The run was without much drama. I kept a steady pace the entire way, only walking here and there as needed to sip from a cup without spilling its contents, and just briefly up the final hill of the course when Mr. Calf Muscle decided to come back and make good on his previous threat. My rationale was that running up the hill wouldn’t buy me much more time than briskly walking (which hurt far less) and trying to push it with four miles to go in the race could have resulted in a serious muscle spasm that would have me hobbling to the finish line like Mama Fratelli from the Goonies (and I wasn’t about to let Mama get to that finish line treasure before a focused, capable ME did!).

When I had just a mile to go and I realized I was going to beat my projected time by about an hour, I started to feel verklempt. My chest was hurting in part because I was pushing so hard, but mostly because I was stifling back so much raw emotion from within as I felt every fiber of my being striving for a finishing time under 13 hours and 40 minutes. Over the last 10K, I kept recalculating what I could realistically achieve with a body that was starting to deteriorate on the course. I knew I would beat 14 hours, but then I had my sights on 13:45 hours. And when it was barely safe to think it, I upped the ante to 13:40.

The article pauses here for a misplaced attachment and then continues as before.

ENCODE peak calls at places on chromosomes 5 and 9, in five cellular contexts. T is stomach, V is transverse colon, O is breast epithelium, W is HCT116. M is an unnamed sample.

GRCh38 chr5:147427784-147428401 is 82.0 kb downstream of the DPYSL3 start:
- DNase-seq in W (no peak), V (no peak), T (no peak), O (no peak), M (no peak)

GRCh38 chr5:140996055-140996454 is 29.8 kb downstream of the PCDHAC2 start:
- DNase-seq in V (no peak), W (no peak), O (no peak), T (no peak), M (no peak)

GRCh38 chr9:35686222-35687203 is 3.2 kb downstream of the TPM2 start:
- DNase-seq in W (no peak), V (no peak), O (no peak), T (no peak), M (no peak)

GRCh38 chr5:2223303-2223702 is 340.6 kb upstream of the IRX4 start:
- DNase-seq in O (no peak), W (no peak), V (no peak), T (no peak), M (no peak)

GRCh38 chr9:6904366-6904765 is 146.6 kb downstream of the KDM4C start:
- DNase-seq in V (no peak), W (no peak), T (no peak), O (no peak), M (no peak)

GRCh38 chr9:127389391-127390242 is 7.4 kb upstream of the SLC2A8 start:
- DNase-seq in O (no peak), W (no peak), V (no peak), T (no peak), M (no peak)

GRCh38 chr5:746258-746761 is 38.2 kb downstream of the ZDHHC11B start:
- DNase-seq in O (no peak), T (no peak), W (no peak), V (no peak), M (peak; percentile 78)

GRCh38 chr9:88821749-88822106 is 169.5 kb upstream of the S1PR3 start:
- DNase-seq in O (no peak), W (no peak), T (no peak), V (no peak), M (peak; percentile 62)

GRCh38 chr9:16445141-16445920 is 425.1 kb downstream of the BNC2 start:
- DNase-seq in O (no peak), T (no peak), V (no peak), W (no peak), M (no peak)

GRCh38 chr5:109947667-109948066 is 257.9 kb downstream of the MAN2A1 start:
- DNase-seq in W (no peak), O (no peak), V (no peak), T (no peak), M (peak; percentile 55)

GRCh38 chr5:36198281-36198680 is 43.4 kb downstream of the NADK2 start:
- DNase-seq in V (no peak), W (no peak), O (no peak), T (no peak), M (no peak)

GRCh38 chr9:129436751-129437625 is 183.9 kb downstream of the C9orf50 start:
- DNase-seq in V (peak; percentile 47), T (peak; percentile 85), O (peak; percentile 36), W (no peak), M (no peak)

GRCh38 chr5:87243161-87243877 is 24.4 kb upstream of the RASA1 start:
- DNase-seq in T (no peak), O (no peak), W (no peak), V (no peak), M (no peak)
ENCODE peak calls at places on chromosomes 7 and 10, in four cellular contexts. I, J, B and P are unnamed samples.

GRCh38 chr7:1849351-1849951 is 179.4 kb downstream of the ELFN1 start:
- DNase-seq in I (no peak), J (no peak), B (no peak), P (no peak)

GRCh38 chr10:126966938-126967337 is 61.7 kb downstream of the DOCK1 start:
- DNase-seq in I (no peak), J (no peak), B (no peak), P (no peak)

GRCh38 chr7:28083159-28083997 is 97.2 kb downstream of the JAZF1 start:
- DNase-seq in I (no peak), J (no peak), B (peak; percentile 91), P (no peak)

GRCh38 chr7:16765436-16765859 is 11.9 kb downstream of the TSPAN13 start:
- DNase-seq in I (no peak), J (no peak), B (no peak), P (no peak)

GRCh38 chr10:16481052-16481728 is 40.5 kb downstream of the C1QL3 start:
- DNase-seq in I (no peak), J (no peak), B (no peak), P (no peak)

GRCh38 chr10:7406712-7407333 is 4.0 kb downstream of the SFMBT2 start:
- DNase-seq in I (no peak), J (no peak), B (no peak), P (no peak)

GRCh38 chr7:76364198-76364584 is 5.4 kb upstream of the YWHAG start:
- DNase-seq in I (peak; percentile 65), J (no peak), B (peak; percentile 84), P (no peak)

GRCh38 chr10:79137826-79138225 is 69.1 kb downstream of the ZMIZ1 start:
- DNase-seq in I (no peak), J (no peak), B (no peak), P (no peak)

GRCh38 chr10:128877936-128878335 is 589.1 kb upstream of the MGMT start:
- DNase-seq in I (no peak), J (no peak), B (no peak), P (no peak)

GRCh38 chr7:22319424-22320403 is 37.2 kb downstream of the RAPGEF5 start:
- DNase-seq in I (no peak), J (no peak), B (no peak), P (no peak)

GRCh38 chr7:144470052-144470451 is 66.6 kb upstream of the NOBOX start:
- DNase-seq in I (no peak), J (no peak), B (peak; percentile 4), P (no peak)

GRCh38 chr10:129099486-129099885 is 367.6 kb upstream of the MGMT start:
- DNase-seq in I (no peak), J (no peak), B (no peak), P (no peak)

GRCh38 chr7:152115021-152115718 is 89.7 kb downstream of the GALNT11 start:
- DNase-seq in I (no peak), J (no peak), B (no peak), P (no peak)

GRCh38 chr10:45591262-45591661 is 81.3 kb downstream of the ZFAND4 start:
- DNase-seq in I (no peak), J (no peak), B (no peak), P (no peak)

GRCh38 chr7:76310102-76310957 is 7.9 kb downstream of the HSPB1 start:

I headed into the Olympic Oval for the final 200 meters of the race, completely overcome by my senses. My legs were heavy with exhaustion but light with enthusiasm. My breath was shallow, but measured and strong. My arms ached, but they were reaching for the stars. I tasted salt, sweat, tears. I saw lights, and crazy arms wild with excitement for each person who came into the oval on their way to the finish line. Millions of mouths formed a sea of tiny black circles all screaming and cheering. The sound might have been deafening on another day, but in that moment it was like a song from the siren and I was happy to steer my ship directly toward it, crashing with utter joy at the finish line where my friend Jen slipped an Ironman finisher’s medal over my head.

My legs buckled beneath me, but I rested on Jen’s arm and broke down into an aggregate of sobs, slurs and one-word sentences.

It was truly special to have Jen at the finish line. I met her years ago when she moved to Syracuse from Canada and started coming to my spin class for something to do. Eventually I talked her into a triathlon, and like so many others, she was hooked and continued to pursue bigger goals. Just months ago she landed a job at a new triathlon publication (Lava) as the online editor. They flew her from San Diego to Lake Placid so she could cover the event, and there she was—taking a moment out of her time covering the professional triathlon scene to festoon little ol’ me with a race chotchkie. It made an already perfect race even better.